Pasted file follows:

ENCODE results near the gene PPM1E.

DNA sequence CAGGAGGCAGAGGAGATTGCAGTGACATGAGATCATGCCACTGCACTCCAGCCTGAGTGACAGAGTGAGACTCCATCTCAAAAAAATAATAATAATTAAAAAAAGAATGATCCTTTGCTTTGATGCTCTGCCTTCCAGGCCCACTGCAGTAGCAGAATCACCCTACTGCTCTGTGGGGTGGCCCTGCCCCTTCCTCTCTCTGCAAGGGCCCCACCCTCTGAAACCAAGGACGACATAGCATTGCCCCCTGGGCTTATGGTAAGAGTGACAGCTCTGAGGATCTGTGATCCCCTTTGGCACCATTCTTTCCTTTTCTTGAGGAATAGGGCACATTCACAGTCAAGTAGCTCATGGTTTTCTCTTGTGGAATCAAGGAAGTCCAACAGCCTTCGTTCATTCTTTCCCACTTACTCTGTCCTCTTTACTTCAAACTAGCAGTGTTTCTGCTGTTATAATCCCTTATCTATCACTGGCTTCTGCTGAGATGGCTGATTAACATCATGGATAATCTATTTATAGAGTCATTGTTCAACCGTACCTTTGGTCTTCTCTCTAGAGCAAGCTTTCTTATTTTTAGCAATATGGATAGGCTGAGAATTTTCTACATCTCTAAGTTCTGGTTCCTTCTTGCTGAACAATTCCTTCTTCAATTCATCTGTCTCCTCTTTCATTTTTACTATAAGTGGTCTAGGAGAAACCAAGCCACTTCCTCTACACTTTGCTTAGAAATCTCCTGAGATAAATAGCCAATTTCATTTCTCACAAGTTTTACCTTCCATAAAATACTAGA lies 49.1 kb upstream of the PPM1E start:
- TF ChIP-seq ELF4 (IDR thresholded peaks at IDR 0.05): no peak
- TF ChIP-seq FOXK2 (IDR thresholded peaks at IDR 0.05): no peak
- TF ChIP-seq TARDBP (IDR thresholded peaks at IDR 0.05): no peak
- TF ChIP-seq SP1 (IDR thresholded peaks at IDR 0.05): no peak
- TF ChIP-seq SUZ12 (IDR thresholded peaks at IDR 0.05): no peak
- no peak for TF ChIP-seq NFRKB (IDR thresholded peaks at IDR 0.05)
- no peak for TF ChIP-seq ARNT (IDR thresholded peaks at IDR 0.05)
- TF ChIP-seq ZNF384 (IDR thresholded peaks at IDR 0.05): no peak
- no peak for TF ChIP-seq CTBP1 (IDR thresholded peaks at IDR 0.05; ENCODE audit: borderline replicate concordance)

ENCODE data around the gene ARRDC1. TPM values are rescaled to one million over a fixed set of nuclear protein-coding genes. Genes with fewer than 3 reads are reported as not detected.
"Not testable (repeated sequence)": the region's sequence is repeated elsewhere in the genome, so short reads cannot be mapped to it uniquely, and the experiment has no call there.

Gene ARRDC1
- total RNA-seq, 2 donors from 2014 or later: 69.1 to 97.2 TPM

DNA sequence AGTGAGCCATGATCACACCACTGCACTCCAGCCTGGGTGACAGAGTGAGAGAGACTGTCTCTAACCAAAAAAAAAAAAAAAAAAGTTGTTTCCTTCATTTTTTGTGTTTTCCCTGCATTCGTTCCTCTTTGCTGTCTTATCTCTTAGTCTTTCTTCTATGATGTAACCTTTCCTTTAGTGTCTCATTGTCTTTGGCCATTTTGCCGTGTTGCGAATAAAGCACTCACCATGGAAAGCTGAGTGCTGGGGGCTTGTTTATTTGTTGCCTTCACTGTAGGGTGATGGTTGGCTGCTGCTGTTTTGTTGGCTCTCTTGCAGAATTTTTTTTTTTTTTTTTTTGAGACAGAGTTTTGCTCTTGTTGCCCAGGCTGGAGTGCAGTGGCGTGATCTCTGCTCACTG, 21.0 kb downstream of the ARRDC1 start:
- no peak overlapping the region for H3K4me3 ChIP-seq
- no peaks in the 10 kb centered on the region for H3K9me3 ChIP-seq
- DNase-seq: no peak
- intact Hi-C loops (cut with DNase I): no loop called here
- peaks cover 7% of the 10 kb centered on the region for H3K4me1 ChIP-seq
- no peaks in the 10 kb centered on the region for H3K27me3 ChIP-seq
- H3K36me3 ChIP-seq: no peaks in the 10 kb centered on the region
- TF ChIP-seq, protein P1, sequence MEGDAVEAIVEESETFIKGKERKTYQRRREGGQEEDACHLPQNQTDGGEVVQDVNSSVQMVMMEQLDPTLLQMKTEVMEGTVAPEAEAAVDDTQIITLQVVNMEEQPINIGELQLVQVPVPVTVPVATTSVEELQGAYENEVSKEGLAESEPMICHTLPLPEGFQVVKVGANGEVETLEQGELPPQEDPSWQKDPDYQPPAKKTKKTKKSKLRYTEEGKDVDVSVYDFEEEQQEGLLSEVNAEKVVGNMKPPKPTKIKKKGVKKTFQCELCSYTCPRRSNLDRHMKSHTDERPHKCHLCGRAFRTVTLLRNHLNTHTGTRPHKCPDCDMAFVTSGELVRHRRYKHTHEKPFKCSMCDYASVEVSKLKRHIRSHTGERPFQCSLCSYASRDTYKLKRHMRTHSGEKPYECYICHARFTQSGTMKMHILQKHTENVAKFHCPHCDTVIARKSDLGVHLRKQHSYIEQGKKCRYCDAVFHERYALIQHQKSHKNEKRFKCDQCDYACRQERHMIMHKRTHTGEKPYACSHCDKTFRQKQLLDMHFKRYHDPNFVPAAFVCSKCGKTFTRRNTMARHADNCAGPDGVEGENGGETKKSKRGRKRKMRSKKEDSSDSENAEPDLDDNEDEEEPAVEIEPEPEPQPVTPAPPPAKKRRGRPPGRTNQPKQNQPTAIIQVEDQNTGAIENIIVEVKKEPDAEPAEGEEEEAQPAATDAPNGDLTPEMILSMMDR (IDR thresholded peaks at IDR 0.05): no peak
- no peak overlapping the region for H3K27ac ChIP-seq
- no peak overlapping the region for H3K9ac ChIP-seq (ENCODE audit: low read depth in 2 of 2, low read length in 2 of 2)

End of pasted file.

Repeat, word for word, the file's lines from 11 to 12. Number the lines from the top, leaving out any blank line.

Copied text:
- no peak for TF ChIP-seq CTBP1 (IDR thresholded peaks at IDR 0.05; ENCODE audit: borderline replicate concordance)

ENCODE data around the gene ARRDC1. TPM values are rescaled to one million over a fixed set of nuclear protein-coding genes. Genes with fewer than 3 reads are reported as not detected.